Wednesday, November 13, 2013

Autism and AAC: Five Things I Wish I Had Known

In the title of this post I’ve linked autism and AAC for a specific reason. A lot of the points here are equally applicable to people who have a different disability but my argument in this particular post is for ALL autistic people to have access to AAC, regardless of whether they can speak. Communication (not speech) must be priority number one When I think about autism “therapies”, a lot of them are focused on trying to force autistic children to become more typical – extinguishing problem behaviours and trying to ‘teach’ social skills, for example. In my opinion, any strategy that does not prioritize communication skills is not only bound to fail but it is also doing a huge disservice to the autistic person. How can an autistic child socialize with his peers if he can’t communicate with them? Why are we spending so much time suppressing behaviours instead of giving a child the means to tell us how she feels? Here’s an excerpt from a draft IEP that a parent shared with me:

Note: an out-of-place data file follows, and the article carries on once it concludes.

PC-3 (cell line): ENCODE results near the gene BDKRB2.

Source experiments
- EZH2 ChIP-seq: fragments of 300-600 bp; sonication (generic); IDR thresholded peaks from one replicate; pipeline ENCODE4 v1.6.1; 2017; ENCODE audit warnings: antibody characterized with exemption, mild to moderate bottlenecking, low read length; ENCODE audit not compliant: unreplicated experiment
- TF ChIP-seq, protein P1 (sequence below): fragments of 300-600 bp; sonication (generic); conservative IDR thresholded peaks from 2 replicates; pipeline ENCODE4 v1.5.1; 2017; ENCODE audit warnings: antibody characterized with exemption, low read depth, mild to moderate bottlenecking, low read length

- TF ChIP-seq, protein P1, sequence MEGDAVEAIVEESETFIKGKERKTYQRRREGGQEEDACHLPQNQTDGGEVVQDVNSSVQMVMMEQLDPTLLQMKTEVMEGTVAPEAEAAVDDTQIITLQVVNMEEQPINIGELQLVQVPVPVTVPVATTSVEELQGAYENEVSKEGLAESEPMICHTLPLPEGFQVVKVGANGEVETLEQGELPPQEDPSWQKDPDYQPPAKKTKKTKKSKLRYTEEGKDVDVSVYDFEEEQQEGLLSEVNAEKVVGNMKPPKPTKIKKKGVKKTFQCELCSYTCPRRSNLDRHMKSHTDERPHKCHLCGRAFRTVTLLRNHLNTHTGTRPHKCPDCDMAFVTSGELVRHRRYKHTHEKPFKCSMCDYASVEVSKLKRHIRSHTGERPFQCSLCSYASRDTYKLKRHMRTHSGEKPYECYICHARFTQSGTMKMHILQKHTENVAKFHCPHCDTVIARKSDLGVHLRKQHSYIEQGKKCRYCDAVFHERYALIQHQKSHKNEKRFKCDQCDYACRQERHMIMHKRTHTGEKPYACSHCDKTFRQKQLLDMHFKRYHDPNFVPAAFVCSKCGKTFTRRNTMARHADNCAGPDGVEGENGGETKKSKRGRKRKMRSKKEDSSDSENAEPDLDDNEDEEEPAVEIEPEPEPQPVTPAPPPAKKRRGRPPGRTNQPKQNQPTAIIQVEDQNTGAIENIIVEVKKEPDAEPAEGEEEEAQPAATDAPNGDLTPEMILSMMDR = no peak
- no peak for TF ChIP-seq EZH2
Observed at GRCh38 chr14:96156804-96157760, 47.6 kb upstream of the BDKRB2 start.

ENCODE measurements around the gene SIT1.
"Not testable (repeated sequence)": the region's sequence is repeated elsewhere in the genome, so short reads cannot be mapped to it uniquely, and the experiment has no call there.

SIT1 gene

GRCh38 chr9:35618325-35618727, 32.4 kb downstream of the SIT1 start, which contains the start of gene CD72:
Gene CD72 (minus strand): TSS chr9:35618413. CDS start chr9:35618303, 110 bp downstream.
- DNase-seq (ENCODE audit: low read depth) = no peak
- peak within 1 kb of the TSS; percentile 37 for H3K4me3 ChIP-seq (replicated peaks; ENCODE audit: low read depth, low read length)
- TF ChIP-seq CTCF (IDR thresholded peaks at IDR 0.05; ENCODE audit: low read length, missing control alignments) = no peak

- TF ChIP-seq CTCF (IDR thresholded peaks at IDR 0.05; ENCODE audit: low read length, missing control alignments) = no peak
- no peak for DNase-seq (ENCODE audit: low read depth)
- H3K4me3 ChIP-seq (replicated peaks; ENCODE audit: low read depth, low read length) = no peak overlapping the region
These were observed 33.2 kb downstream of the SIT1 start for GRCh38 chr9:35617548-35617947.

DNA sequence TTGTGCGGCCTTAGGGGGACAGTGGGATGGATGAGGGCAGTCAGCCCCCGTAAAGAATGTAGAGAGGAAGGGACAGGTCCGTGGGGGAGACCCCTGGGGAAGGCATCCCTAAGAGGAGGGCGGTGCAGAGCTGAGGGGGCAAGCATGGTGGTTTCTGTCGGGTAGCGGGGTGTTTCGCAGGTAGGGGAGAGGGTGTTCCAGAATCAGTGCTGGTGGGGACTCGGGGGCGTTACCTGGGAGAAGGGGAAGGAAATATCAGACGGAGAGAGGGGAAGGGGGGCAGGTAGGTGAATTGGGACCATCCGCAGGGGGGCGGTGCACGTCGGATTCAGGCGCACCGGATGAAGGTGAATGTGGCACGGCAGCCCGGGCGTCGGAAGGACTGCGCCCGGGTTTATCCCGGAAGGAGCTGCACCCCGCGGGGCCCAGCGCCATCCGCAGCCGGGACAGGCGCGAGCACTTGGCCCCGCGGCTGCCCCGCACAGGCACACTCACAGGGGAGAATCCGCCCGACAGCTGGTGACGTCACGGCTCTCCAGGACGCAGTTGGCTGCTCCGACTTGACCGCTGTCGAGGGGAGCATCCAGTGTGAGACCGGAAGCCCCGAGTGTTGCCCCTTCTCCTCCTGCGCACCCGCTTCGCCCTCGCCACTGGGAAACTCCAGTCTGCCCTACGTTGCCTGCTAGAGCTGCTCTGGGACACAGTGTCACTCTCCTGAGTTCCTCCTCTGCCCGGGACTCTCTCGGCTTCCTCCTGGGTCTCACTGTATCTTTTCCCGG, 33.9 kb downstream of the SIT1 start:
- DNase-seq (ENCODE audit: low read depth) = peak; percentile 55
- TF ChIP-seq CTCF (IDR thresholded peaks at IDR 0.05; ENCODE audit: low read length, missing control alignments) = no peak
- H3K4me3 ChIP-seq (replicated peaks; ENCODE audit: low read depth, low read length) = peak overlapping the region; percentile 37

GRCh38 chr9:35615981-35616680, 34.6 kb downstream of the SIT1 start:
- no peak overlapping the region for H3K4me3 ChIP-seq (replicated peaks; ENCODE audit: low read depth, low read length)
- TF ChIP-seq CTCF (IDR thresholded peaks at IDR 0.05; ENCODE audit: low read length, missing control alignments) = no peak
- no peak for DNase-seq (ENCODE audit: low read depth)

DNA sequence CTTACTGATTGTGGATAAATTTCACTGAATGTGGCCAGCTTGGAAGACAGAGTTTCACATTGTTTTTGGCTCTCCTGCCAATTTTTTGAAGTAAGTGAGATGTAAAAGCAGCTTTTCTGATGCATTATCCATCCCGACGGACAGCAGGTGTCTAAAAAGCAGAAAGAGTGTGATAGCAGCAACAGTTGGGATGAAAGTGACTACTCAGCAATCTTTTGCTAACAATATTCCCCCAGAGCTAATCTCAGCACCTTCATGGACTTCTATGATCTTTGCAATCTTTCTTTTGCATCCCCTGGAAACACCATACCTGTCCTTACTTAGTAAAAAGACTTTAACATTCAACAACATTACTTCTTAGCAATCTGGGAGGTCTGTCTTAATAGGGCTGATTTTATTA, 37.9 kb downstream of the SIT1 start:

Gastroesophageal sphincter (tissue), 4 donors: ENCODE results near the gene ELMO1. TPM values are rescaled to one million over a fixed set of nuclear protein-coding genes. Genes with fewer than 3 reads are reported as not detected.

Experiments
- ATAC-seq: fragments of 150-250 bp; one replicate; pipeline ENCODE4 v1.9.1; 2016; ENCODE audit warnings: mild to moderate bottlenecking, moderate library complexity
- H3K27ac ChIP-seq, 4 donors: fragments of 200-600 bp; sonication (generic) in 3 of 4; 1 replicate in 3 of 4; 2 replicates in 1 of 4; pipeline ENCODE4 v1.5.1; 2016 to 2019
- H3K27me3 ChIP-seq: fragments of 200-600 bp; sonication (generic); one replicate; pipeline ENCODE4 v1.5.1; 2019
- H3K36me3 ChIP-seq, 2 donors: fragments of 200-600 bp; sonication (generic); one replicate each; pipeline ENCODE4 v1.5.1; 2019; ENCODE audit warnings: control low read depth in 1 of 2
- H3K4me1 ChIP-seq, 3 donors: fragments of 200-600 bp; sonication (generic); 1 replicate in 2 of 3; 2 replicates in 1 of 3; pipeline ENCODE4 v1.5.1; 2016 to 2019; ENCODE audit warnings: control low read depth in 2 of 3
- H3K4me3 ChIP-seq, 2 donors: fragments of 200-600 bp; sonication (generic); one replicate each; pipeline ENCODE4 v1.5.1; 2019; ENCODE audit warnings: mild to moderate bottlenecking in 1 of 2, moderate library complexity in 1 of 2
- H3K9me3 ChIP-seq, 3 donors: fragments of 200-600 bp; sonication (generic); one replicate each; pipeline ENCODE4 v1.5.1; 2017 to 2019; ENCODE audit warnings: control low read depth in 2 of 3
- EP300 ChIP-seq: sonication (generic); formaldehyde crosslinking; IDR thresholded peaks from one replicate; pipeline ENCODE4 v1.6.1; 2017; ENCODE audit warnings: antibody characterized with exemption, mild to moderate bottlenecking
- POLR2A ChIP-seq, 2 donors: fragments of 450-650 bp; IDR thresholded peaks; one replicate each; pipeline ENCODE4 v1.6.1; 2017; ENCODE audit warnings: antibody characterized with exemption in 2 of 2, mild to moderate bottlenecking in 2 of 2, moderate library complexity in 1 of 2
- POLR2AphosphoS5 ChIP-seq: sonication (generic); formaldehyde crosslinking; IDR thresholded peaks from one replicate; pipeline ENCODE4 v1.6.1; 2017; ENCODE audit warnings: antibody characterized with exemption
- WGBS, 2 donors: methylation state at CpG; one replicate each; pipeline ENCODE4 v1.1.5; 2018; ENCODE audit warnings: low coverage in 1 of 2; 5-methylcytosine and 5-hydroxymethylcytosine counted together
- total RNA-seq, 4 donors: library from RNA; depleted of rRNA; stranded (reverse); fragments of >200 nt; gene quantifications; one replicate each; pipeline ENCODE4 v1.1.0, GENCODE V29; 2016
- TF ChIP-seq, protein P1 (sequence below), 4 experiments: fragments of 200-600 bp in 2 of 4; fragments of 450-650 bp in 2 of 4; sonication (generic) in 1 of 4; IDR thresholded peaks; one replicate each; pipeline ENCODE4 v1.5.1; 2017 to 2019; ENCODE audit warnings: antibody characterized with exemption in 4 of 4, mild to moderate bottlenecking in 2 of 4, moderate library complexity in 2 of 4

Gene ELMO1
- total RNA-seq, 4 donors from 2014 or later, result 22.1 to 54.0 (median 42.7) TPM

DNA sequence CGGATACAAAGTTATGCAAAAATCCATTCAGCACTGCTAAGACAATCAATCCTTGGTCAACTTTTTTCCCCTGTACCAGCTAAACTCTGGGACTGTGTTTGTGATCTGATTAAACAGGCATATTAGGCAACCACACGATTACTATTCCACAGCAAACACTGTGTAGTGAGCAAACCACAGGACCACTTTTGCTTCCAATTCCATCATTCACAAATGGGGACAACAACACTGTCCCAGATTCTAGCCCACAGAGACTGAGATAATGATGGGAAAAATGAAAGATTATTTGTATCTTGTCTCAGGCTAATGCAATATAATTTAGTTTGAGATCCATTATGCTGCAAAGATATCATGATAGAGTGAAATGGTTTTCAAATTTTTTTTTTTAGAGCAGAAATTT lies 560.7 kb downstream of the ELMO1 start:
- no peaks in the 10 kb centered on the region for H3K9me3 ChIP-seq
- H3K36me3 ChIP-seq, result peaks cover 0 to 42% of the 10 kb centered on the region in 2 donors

Read more here.